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Doing a world of good during Haiti's crisis

by Barb Boose 4 Comments
On Jan. 12, a 7.0 earthquake devastated the tiny island country of Haiti, the poorest in the Western Hemisphere. DMU alumni and students were among those who responded to the dire need for assistance. Here, we share some of their stories. If you were there, please share your story in the comments below.

Carrie Gosselink, D.P.M.’07
Went to a hospital in Milot, 75 miles north of Port-Au-Prince, with the University of Florida and Shands (where she is a resident) and CRUDEM, a health care outreach organization based in Milot.

On her week-long trip to Haiti – her third to the country – Carrie Gosselink spent 90 percent of her 16-hour days in an operating or procedure room at Hospital Sacre Coeur. She estimates she worked on about 40 cases during the week. She lost count of how many transmetatarsal amputations and ray re-sections she did.

She also operated on two ankles and an open lisfranc fracture. There were many wound and post-op infections to treat, too. Some of the biggest challenges Gosselink and her colleagues faced were language barriers and a lack of equipment like a C-arm in the operating room, negative pressure units and ventilators. The fact that some children arrived at the hospital without their parents presented issues. Also, amid the chaos, she says even finding patients she had triaged was logistically difficult.“The people of Haiti are almost universally endowed with a strength and quality of character that I rarely see in my daily work,” Gosselink says. “Many have endured great pain, loss and tragedy with heroic stoicism, and it is deeply rewarding to help when the need is so great.”

Brenda McGraw, M.H.A.’11
Went to Port-Au-Prince as a supervisory nurse specialist with the Federal Disaster Medical Assistance Team.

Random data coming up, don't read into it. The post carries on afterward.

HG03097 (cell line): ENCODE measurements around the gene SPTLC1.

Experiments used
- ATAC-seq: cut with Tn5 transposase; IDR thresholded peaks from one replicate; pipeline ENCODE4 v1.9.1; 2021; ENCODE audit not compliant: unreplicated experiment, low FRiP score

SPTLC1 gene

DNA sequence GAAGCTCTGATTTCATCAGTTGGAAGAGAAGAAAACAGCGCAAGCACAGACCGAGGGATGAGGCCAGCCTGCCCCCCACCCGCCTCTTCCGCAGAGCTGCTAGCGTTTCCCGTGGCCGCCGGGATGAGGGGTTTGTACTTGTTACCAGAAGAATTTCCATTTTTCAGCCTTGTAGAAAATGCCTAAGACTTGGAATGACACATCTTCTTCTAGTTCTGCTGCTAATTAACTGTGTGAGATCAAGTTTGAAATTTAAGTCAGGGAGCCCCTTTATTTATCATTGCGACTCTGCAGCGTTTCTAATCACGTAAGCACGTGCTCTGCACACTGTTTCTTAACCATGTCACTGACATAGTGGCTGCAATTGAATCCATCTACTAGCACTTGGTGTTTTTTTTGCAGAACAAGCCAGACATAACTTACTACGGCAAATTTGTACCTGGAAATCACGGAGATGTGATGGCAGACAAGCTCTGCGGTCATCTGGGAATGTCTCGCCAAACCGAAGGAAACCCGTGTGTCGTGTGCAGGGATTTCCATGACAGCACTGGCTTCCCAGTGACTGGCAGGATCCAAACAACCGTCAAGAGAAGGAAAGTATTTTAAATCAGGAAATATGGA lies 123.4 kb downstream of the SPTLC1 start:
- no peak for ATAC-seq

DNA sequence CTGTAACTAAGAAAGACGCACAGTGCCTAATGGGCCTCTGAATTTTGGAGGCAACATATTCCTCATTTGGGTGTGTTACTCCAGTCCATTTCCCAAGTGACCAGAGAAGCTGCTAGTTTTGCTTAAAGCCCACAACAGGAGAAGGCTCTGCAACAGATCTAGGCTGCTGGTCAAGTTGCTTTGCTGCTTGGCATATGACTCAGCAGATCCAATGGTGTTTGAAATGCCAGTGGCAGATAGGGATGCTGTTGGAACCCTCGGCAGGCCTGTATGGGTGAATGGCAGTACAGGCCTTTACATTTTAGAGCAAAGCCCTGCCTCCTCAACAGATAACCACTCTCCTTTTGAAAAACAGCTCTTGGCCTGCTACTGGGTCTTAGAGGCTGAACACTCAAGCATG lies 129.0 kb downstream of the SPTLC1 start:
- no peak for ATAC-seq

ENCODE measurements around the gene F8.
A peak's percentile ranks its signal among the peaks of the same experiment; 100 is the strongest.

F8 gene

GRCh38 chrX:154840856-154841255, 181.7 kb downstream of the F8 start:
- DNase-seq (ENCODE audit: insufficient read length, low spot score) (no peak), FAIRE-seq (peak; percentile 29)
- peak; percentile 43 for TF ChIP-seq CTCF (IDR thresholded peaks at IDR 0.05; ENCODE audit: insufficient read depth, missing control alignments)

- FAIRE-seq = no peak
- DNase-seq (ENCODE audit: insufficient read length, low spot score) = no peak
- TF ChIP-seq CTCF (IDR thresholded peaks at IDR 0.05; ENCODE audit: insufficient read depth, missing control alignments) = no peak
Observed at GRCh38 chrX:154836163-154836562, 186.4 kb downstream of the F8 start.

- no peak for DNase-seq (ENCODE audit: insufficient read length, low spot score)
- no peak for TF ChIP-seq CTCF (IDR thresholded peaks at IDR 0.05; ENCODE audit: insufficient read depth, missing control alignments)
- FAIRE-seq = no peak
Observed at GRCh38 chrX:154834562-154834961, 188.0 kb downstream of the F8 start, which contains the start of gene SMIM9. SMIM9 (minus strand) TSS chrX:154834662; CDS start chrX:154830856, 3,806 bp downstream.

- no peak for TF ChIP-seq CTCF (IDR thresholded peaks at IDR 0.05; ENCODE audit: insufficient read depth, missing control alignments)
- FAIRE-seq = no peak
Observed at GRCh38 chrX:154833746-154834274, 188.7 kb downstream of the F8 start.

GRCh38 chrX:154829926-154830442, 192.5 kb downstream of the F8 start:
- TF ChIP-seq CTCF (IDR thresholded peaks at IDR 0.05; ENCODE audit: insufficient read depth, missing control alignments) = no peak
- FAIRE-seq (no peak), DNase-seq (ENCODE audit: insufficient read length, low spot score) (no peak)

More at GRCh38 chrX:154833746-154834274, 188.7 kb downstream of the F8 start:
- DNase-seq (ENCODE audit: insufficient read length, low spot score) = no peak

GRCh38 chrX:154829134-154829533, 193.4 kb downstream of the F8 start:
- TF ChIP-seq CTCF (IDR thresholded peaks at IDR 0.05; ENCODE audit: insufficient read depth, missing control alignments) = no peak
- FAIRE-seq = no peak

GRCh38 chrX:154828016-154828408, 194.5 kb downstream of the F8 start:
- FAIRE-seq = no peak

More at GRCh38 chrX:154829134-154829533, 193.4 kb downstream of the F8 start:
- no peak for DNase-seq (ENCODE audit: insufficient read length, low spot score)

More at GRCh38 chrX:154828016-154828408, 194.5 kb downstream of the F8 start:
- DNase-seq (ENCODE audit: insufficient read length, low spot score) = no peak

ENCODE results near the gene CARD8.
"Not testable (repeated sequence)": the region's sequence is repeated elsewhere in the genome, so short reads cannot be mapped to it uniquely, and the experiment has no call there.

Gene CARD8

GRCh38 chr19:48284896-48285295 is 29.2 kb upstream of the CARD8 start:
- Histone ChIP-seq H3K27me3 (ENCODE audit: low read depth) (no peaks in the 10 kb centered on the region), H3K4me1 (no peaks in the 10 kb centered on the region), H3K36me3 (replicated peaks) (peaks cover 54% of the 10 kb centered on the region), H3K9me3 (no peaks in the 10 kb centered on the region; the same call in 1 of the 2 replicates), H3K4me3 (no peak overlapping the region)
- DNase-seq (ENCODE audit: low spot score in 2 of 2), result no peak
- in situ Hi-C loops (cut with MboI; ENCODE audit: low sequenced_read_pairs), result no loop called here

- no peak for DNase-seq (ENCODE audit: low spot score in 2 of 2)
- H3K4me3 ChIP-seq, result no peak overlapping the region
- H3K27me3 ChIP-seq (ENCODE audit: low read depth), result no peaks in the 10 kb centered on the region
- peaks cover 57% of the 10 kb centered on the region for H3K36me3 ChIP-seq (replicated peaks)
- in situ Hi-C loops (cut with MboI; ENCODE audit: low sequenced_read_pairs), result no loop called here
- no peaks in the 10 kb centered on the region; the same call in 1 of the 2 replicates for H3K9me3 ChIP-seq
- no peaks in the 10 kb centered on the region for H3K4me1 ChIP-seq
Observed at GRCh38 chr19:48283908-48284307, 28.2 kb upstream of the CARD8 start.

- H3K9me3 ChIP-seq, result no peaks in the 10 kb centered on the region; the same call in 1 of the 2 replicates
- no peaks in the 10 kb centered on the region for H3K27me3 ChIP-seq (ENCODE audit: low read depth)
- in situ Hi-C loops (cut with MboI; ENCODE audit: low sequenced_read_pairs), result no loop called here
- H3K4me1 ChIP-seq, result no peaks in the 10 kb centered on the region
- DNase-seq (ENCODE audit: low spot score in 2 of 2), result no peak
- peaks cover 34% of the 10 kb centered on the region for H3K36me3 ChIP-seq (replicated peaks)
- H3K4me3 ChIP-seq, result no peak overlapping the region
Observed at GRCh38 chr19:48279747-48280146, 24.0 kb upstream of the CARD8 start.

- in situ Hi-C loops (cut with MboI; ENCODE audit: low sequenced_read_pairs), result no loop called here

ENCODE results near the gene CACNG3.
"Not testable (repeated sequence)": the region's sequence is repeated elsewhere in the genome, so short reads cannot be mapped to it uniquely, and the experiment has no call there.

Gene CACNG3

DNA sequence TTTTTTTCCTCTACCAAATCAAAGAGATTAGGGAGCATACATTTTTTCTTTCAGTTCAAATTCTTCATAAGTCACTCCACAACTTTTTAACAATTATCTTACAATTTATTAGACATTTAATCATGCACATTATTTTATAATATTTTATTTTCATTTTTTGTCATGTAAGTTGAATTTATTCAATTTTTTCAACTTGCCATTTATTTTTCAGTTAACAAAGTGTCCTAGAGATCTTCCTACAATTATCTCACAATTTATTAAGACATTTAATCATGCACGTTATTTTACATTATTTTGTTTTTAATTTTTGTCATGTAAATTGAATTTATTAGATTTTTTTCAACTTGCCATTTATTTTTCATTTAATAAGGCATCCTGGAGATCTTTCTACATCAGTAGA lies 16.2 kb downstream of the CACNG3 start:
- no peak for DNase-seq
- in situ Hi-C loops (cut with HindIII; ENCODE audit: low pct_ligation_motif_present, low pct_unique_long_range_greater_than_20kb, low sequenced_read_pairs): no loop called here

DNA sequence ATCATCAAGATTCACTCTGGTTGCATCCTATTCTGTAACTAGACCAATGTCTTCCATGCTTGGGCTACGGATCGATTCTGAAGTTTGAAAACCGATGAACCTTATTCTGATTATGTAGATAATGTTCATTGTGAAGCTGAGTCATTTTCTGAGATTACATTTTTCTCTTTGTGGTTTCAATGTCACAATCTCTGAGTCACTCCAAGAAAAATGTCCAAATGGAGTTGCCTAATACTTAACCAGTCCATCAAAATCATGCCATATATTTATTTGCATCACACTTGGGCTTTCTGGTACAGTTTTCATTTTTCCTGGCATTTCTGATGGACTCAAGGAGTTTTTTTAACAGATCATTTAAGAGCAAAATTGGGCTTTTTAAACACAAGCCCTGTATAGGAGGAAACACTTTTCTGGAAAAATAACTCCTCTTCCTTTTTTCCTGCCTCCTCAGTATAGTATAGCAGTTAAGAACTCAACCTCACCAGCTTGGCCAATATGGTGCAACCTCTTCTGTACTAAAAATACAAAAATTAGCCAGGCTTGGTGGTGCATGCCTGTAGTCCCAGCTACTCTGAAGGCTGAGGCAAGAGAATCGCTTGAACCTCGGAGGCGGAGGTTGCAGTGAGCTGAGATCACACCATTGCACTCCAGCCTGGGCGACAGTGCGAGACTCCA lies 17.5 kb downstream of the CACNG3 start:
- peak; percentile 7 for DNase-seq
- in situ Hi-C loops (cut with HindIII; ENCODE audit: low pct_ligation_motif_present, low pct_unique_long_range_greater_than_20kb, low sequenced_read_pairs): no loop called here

By day, Brenda McGraw is an R.N. and emergency management coordinator at Mercy Medical Center in Des Moines. From Jan. 23 to Feb. 3, she did outreach and community assessment as well as helped pediatric patients in Haiti. She provided follow-up care to many patients whose acute injuries had been treated. Her team saw injuries from falling debris, malnutrition, dehydration and fevers in infants they suspected were from malaria.

McGraw’s tips for getting involved in global health:

  • Check into the local, state and federal programs available or non-government organizations that may be seeking additional medical professionals. Working to help others in need provides a rewarding feeling as well as critically needed care. (Editor’s note: Visit www.dmu.edu/globalhealth for ideas and information.)
  • Do not go into any disaster situation to help “on your own.” Stick with a well-known, wellorganized group that plans ahead and is familiar with the country’s geography, customs, health risks, etc. Members of “rogue” groups become a burden on the system and place their safety and careers at risk.

Karl Disque, R.Ph., D.O.’07
Went to Port-Au-Prince for 10 days as part of a 20-member medical team from Rush University Medical Center.

“When you see these things happen, it really reveals character. Do you show compassion and love when you are tired, dirty, uncomfortable, unable to communicate and have no external gain? It is remarkable how many people here can say ‘yes’ to that. Not only the people I see that volunteer, but especially those who suffered terrific losses.” —Karl Disque, R.Ph., D.O.’07

A member of the Rush anesthesia team in Chicago, Karl Disque and his colleagues worked in Haiti to help with fractures, crush injuries, skin and wound care and a few emergency C-sections and general surgery emergencies. He provided care at CDTI, Adventis and General hospitals. The team treated up to 1,000 patients a day in the hospitals, refugee camps and makeshift clinics in tent cities. Professionally, he says the trip tested his troubleshooting abilities. Running out of wall oxygen during a case, working through power outages, and using just spinal anesthesia for a large open ischemic bowel and small bowel obstruction were just a few things that challenged him to be creative.

Rick Colwell, D.O.’03
Went to Port-Au-Prince through the Islamic Medical Association of North America.

As an emergency room attending at St. Luke’s Regional Medical Center in Sioux City, IA, Rick Colwell is used to acting quickly. But as an experienced disaster relief traveler, he knew helping in Haiti the last week in January wouldn’t be easy.